That way, when it’s time to implement your OKRs — which in this case would include creating a training program — you’ll have the support and backing you need.

2. Do a needs analysis to identify skills gaps

There are a few ways to go about performing a needs or skills gap analysis for your employees, but here are a few methods you can use:

  • Analyze previous employee surveys and questionnaires — Make sure you evaluate the answers to open-ended questions as well as responses where employees rated their experiences on a Likert scale from one to ten.
  • Review data from previous exit interviews Get valuable insights into why your previous development initiatives may have failed and how you can improve them in the future.
  • Revise the core competencies listed in your current job descriptions — Are those qualifications still sufficient for the role, or do they need to be modified or added to in any way to make your employee development program more relevant?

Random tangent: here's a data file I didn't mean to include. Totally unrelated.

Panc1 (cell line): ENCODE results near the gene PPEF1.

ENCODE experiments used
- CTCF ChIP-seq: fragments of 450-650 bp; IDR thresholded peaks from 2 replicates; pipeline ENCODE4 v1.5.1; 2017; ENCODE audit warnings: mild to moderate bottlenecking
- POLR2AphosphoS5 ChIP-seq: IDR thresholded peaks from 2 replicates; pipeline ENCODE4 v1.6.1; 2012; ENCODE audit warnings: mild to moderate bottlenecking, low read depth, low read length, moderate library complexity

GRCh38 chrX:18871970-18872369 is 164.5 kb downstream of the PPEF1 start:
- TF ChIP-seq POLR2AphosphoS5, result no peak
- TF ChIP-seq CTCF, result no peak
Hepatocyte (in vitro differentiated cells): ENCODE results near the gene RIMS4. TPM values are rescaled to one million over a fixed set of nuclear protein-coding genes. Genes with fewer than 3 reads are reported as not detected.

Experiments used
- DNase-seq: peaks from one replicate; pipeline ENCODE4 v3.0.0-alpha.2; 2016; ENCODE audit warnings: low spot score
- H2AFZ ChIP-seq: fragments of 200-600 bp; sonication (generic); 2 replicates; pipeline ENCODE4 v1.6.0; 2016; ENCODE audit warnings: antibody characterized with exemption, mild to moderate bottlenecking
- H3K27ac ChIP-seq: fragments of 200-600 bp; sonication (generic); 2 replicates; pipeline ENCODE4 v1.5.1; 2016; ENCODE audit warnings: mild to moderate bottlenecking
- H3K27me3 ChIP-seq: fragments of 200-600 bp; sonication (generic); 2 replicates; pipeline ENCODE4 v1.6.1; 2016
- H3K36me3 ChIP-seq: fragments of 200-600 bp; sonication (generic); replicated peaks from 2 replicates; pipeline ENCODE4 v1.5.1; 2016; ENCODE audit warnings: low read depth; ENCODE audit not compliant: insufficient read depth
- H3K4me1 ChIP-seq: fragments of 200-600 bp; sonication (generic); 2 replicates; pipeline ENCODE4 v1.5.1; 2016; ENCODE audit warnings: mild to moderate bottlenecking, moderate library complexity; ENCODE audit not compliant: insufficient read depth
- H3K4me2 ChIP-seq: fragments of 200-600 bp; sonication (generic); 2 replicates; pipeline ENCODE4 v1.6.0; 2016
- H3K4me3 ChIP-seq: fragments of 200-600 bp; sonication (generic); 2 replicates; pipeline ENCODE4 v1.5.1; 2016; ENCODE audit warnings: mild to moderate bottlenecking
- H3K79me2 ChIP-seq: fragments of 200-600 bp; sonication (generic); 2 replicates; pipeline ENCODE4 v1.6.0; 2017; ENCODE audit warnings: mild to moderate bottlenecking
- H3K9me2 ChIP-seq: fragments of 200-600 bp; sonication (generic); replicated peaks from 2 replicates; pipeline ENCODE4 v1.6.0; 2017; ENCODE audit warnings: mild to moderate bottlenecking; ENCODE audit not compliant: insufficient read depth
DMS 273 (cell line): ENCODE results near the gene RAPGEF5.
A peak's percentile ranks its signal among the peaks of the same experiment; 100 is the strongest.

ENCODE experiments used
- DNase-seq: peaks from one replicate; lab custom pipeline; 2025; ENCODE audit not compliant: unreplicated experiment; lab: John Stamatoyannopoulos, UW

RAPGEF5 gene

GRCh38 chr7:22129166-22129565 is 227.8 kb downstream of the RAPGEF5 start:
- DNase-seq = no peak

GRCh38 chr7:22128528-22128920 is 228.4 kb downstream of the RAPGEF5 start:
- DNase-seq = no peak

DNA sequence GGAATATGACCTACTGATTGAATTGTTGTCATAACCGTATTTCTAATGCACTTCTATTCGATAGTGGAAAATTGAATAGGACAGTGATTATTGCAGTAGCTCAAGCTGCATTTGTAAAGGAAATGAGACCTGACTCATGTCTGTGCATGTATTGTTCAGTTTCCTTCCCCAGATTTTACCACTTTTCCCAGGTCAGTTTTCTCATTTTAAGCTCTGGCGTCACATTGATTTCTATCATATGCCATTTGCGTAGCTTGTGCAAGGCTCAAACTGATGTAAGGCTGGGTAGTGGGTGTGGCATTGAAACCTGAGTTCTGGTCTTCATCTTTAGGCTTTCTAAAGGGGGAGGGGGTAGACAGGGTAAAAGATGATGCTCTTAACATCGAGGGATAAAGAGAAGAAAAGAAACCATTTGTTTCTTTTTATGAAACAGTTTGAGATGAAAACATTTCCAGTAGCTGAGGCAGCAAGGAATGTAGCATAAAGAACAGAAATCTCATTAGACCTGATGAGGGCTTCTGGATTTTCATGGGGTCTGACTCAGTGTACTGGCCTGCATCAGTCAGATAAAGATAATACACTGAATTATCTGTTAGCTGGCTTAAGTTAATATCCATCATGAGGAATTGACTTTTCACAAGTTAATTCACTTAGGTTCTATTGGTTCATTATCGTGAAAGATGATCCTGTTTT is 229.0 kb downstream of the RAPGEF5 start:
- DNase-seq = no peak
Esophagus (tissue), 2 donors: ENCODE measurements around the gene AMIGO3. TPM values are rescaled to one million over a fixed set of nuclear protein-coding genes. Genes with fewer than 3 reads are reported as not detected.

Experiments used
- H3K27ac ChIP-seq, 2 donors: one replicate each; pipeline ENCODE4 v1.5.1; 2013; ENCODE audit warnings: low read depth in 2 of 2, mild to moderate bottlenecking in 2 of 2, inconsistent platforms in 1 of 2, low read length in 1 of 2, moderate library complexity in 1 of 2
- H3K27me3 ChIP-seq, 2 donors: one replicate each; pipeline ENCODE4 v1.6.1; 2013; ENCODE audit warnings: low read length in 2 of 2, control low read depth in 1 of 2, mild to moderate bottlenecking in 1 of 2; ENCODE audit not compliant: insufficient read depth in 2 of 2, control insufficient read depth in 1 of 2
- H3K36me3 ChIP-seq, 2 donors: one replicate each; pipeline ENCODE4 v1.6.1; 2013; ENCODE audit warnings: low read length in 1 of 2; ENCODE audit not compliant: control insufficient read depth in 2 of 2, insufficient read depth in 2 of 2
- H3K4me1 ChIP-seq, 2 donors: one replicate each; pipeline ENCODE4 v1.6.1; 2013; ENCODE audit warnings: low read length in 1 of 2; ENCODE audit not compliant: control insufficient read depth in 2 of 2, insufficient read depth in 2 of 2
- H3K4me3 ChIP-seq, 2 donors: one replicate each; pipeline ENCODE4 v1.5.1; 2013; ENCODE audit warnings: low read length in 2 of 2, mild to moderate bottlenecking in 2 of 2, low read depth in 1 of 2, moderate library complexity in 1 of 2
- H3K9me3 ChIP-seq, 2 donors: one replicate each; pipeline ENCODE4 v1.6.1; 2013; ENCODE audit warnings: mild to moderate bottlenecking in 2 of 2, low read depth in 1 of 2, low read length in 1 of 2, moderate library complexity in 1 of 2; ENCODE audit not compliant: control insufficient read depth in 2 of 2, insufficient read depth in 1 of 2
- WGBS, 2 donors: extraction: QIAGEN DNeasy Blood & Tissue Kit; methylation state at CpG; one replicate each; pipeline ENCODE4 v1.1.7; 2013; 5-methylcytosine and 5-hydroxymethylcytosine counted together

• Ask for direct observations from managers Managers can speak directly to gaps they notice in team members’ performance. They may also identify soft skills that could make internal operations more efficient.
  • Study previous performance review and performance objectives data — Performance reviews and objectives can help determine where employees need to develop in line with their current roles and aspirations.

3. Ask employees for feedback

A screenshot of sample survey questions within Leapsome Surveys.
Leapsome Surveys makes gathering employee feedback easy with customizable templates and AI tools that summarize data quickly